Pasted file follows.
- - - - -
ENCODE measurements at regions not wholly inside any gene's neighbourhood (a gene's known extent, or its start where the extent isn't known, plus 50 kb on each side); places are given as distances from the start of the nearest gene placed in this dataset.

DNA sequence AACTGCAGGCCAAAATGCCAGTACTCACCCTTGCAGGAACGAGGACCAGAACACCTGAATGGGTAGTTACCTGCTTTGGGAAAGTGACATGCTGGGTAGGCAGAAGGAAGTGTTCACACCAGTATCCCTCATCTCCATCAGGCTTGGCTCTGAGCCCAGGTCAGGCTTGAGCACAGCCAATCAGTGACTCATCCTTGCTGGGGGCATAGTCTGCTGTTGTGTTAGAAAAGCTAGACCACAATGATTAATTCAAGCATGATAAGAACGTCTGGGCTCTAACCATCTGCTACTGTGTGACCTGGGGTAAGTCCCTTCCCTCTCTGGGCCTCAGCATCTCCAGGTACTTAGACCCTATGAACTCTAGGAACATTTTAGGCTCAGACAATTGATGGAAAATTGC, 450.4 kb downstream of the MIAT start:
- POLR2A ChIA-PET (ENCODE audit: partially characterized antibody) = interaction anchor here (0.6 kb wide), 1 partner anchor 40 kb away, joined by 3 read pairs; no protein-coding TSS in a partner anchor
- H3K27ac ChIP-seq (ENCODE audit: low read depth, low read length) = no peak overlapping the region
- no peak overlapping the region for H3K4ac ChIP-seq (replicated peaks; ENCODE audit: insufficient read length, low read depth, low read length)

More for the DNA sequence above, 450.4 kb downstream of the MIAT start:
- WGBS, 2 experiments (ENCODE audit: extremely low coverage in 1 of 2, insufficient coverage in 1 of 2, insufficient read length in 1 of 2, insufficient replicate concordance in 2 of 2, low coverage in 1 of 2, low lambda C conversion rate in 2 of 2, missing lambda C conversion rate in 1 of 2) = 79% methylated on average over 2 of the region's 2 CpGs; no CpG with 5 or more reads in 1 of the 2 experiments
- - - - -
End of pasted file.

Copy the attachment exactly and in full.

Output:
ENCODE measurements at regions not wholly inside any gene's neighbourhood (a gene's known extent, or its start where the extent isn't known, plus 50 kb on each side); places are given as distances from the start of the nearest gene placed in this dataset.

DNA sequence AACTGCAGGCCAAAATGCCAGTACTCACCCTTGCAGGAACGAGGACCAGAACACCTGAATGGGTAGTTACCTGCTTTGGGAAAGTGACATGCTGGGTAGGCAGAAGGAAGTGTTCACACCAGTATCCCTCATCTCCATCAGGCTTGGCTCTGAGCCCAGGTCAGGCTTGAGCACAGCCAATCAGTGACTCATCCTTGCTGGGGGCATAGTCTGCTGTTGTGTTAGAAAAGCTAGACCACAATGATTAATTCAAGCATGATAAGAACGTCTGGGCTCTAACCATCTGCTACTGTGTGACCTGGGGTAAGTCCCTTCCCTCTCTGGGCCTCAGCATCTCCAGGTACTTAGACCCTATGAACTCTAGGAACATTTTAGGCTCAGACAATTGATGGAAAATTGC, 450.4 kb downstream of the MIAT start:
- POLR2A ChIA-PET (ENCODE audit: partially characterized antibody) = interaction anchor here (0.6 kb wide), 1 partner anchor 40 kb away, joined by 3 read pairs; no protein-coding TSS in a partner anchor
- H3K27ac ChIP-seq (ENCODE audit: low read depth, low read length) = no peak overlapping the region
- no peak overlapping the region for H3K4ac ChIP-seq (replicated peaks; ENCODE audit: insufficient read length, low read depth, low read length)

More for the DNA sequence above, 450.4 kb downstream of the MIAT start:
- WGBS, 2 experiments (ENCODE audit: extremely low coverage in 1 of 2, insufficient coverage in 1 of 2, insufficient read length in 1 of 2, insufficient replicate concordance in 2 of 2, low coverage in 1 of 2, low lambda C conversion rate in 2 of 2, missing lambda C conversion rate in 1 of 2) = 79% methylated on average over 2 of the region's 2 CpGs; no CpG with 5 or more reads in 1 of the 2 experiments